In 1943, chocolate mogul and baseball team owner Walter Harvey holds a meeting to discuss the state of professional baseball in his hometown, Chicago, Illinois. With so many baseball players fighting in World War II, Harvey believes something must be done to keep the sport going. He enlists the help of promotions executive Ira Lowenstein, who suggests they start a women’s baseball league. Soon, baseball scout Ernie Capadino tours the country in search of talented and attractive female players for the All-American Girls Professional Baseball League (AAGPBL). In Willamette, Oregon, he recruits the beautiful Dottie Hinson, a strong catcher and hitter, but Dottie has no desire to leave her family farm while her husband is away at war. Dottie’s little sister, Kit, however, is eager to try out for the league. Capadino will only allow Kit to come to tryouts if Dottie comes with her, so Dottie reluctantly accompanies her sister. On the way to Chicago, they stop in Fort Collins, Colorado, where Capadino meets Marla Hooch, meek and unattractive, but a powerful hitter. When Capadino rejects Marla based on her manly appearance, Dottie and Kit protest. Marla’s adoring father begs Capadino to reconsider, and the scout softens, allowing Marla to join his recruits. Arriving in Chicago, Capadino deposits the girls at Harvey Field, where they compete with others for sixty-four spots on four baseball teams. Dottie, Kit, and Marla make the cut, and are placed on the Rockford Peaches, along with: Mae Mordabito, a saucy dance hall performer from New York; Doris Murphy, Mae’s tomboyish best friend; Ellen Sue Gotlander, a Southern beauty queen; and Italian-American housewife Betty “Spaghetti” Horn. Before the season begins, the women are sent to a charm and beauty school, and told that smoking, drinking, and romantic dalliances are forbidden. Walter Harvey meets with Jimmy Dugan, a former professional baseball player whose career was cut short by an alcohol-fueled injury. Although Dugan is still a drunk, Harvey hires him to manage the Rockford Peaches. Dugan does not take women’s baseball seriously but takes the job because he needs the money. On his first day, he stumbles into the women’s locker room and urinates in front of the women. Seeing that he is too drunk to manage the team, Dottie takes over and assigns field positions. Hardly any spectators show up for the Peaches’ first game, and those who do heckle the female players. In the dugout, Dugan drunkenly chews tobacco while, without his help, the team wins. On the bus ride to their first away game, the Peaches are joined by player Evelyn Gardner’s bratty son, Stillwell, whose bad behavior causes the bus driver to quit. A drunken Dugan is forced to drive the bus the rest of the way. That night, several of the women sneak out to a roadhouse, where Mae Mordabito’s dancing attracts a crowd, and Marla Hooch gets drunk and sings with the band. Dottie comes to collect the women when she hears Ira Lowenstein is on his way. A lovesick suitor named Nelson offers Marla a ride home, and Dottie allows them to drive separately. The next day, Dugan takes an interest in game play when he notices Dottie signaling Marla to bunt. He sends Marla a conflicting signal to “swing away,” and reminds Dottie that he is the manager of the team. At another game, Dugan yells at Evelyn Gardner for making a bad throw. As Evelyn bursts into tears, Dugan loses his temper and shouts, “There’s no crying in baseball!” The umpire intervenes and throws Dugan out of the game when the manager insults him. Before a game between the Rockford Peaches and the Racine Bells, Lowenstein announces a reporter and photographer from Life magazine are there, as he is trying to interest them in a story about Dottie, whom he has dubbed “the Queen of Diamonds.” Warning that Walter Harvey might shut down the league due to paltry ticket sales, Lowenstein asks Dottie to play spectacularly. She remembers his request when running to catch a pop fly, and does a dancer’s split as she catches the ball. A photograph of the stunt makes the cover of Life magazine. The league gains in popularity, drawing crowds of enlisted men who ogle the players in their short-skirted uniforms. One night, Dugan bonds with Dottie on the team bus. She tells him that her husband, Bob, is fighting in Italy, but she has not received a letter in three weeks. Dugan assures her he is not dead, or else she would have received a telegram. He starts to take a swig from a flask, but Dottie stops him and gives him a soda to drink, instead. The next day, Kit grows tired while pitching, but objects when Dugan wants to take her out of the game. Dottie backs his decision, angering her sister even more. Fed up with being eclipsed by Dottie’s good looks and talent, Kit accuses her sister of holding her back. Dottie stays behind in the locker room that night. Ira Lowenstein finds her alone, and she announces she is leaving the team. Lowenstein tells her she cannot go. Later, Kit learns she has been traded to the Racine Belles. Assuming her sister is responsible, she attacks Dottie, but Dottie says she requested to be traded herself. The next day, Kit has already left for Racine when a telegram is delivered to Betty “Spaghetti” Horn, informing her that her husband was killed in combat. To Dottie’s relief, her husband, Bob, who was discharged from the army after being shot in the leg, shows up in Rockford. The next morning, the Peaches board a bus to Racine, where they will face off against the Racine Belles in the first game of the AAGPBL World Series. Dottie tells Dugan she is leaving the team and returning to Oregon with her husband. Although she claims baseball is unimportant to her, Dugan does not believe it. He regrets giving up his career for drinking, and worries she will have similar regrets. Dottie insists that she and Dugan are different, and leaves. Now playing for the Racine Belles, Kit faces her old teammates in the World Series. Each team wins three games, leading to a seventh and final game, in which Dottie shows up to play. When Rockford leads 2-1 in the ninth inning, Kit is frustrated to the point of tears. However, at bat, she hits a ball deep into the outfield and runs toward home plate. She charges at Dottie just as she catches the ball. The two collide, and Dottie drops the ball, allowing Kit to score the winning run. Kit is ecstatic and hailed as a champion by her teammates. Although Dottie feels badly for letting down the Peaches, she is happy for her sister. Outside the locker room, Dottie offers her a ride home to Oregon, but Kit plans to stay in Racine and get a job, and is surprised to hear Dottie will not be returning next season. Dottie says she will miss Kit, and the sisters share a tearful embrace. Outside the stadium, Dugan informs Dottie that he was offered a position coaching a men’s team in Wichita, Kansas, but he turned it down to stay with the Rockford Peaches. Many years later, at the urging of her adult daughter, an aged Dottie attends a reunion in Cooperstown, New York, where she and fellow players from the AAGPBL, which existed from 1943-1954, are inducted into the Baseball Hall of Fame. Dottie, who is grieving the recent death of her husband, is happily reunited with her sister, Kit, Mae Mordabito, Doris Murphy, Marla Hooch, and many others, and the original Rockford Peaches gather to have their picture taken. +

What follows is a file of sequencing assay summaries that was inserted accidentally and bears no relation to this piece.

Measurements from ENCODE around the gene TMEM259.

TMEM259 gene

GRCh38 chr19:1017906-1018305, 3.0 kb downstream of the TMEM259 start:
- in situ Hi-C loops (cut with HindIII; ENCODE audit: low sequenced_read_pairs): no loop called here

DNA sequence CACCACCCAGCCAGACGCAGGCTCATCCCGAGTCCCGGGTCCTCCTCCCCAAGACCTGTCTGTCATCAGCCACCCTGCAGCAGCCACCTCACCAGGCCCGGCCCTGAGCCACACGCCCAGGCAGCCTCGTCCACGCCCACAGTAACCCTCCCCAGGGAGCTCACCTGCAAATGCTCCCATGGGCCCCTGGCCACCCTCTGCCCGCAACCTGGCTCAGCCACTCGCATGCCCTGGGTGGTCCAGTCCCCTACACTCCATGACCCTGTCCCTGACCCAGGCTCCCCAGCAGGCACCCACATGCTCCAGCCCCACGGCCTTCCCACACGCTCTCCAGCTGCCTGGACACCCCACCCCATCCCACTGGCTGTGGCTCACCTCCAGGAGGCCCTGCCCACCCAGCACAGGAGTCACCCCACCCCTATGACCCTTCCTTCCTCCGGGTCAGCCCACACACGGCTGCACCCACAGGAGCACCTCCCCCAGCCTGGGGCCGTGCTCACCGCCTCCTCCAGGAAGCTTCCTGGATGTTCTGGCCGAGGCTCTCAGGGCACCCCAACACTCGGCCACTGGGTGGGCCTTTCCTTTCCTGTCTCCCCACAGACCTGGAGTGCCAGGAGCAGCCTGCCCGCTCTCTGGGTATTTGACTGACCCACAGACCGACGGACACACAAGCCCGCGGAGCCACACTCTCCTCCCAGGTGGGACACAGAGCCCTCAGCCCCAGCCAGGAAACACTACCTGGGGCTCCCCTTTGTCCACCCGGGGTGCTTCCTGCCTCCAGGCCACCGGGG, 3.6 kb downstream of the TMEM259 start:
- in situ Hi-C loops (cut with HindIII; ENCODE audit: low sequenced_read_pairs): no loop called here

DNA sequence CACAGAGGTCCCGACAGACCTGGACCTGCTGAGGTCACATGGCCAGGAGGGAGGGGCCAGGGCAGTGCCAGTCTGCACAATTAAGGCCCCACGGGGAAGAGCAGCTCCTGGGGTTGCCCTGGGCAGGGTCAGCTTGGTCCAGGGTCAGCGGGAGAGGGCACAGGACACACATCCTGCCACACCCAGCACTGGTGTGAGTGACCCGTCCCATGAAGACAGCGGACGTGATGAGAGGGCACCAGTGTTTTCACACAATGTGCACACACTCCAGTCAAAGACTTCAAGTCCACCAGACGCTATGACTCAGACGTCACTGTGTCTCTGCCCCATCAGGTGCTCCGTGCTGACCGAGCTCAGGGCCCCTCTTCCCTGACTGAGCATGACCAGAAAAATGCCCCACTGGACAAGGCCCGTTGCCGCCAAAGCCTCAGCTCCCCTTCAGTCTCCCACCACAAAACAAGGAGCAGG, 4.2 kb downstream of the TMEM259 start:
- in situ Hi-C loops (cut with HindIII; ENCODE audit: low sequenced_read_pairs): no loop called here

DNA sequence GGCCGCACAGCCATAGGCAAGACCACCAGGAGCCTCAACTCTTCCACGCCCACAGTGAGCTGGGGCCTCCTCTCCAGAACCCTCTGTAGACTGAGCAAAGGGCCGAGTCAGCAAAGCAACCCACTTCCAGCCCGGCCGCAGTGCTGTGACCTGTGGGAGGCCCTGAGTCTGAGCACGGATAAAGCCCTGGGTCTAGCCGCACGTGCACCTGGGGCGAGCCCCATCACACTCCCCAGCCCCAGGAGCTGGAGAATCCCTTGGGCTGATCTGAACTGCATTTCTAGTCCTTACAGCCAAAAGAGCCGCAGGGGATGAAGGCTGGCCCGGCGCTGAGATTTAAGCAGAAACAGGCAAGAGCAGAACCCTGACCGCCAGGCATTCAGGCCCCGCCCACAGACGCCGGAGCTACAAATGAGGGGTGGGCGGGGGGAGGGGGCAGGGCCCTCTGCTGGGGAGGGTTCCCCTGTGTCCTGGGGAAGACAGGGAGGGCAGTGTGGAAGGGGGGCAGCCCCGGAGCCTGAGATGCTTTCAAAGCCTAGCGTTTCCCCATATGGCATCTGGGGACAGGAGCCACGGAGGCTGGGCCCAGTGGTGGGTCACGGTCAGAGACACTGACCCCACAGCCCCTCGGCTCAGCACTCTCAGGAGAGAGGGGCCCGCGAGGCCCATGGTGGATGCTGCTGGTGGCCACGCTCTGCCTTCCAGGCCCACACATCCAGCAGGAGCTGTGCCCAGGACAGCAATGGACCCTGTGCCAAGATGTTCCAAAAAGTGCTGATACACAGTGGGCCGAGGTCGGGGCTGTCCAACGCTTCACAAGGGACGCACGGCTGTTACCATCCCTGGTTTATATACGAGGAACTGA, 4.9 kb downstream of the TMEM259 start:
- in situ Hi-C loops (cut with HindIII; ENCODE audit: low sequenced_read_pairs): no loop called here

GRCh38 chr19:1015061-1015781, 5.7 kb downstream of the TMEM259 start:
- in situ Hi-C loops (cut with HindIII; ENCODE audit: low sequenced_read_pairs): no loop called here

Legend
Viewed by AFI
Partially Viewed
Offscreen Credit
Name Occurs Before Title
AFI Life Achievement Award